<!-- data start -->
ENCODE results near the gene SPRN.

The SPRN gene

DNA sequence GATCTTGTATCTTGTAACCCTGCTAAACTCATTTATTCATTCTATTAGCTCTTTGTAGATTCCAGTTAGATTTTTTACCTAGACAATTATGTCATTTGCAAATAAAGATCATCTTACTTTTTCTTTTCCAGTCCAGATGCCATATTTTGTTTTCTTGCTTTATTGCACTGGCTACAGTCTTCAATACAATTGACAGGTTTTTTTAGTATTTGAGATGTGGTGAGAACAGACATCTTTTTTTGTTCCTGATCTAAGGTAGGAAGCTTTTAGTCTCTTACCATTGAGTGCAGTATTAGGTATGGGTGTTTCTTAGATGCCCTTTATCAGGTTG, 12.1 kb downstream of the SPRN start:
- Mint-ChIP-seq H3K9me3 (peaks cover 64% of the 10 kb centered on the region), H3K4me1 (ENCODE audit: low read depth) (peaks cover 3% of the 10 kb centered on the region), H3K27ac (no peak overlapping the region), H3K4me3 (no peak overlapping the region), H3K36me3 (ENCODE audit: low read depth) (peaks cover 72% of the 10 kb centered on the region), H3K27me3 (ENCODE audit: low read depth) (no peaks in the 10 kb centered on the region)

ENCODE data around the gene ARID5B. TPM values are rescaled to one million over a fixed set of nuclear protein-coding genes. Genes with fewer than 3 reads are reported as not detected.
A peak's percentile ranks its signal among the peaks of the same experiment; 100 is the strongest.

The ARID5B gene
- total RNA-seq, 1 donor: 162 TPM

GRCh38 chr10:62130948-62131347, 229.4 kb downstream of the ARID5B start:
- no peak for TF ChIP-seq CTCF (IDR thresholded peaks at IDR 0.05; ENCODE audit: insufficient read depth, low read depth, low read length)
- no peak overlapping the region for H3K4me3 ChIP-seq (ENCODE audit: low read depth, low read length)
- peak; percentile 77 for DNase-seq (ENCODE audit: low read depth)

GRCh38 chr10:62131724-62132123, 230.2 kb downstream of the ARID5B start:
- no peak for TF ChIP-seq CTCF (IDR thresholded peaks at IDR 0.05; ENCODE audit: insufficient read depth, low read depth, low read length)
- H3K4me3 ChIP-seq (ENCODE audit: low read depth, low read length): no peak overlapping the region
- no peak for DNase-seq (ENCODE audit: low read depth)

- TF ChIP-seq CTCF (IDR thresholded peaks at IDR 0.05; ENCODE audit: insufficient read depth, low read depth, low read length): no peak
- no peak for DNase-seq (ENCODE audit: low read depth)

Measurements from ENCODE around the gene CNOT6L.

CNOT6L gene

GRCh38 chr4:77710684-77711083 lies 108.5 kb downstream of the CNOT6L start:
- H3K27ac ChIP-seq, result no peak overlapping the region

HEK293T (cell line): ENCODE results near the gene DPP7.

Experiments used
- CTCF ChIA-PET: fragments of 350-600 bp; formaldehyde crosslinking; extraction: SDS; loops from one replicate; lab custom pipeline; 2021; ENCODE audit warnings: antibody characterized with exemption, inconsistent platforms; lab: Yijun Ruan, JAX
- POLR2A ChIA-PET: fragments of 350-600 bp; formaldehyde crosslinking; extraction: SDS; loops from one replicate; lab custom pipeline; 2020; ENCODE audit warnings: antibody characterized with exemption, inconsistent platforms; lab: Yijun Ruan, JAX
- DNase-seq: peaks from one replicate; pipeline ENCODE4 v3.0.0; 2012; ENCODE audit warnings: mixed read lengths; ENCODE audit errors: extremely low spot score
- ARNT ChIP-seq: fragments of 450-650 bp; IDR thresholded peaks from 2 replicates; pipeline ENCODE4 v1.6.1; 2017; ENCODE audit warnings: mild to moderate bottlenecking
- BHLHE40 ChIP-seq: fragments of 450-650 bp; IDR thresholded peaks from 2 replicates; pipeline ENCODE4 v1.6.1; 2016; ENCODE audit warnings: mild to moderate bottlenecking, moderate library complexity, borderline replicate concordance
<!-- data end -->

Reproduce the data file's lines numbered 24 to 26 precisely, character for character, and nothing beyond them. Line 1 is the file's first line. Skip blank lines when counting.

Experiments used
- CTCF ChIA-PET: fragments of 350-600 bp; formaldehyde crosslinking; extraction: SDS; loops from one replicate; lab custom pipeline; 2021; ENCODE audit warnings: antibody characterized with exemption, inconsistent platforms; lab: Yijun Ruan, JAX
- POLR2A ChIA-PET: fragments of 350-600 bp; formaldehyde crosslinking; extraction: SDS; loops from one replicate; lab custom pipeline; 2020; ENCODE audit warnings: antibody characterized with exemption, inconsistent platforms; lab: Yijun Ruan, JAX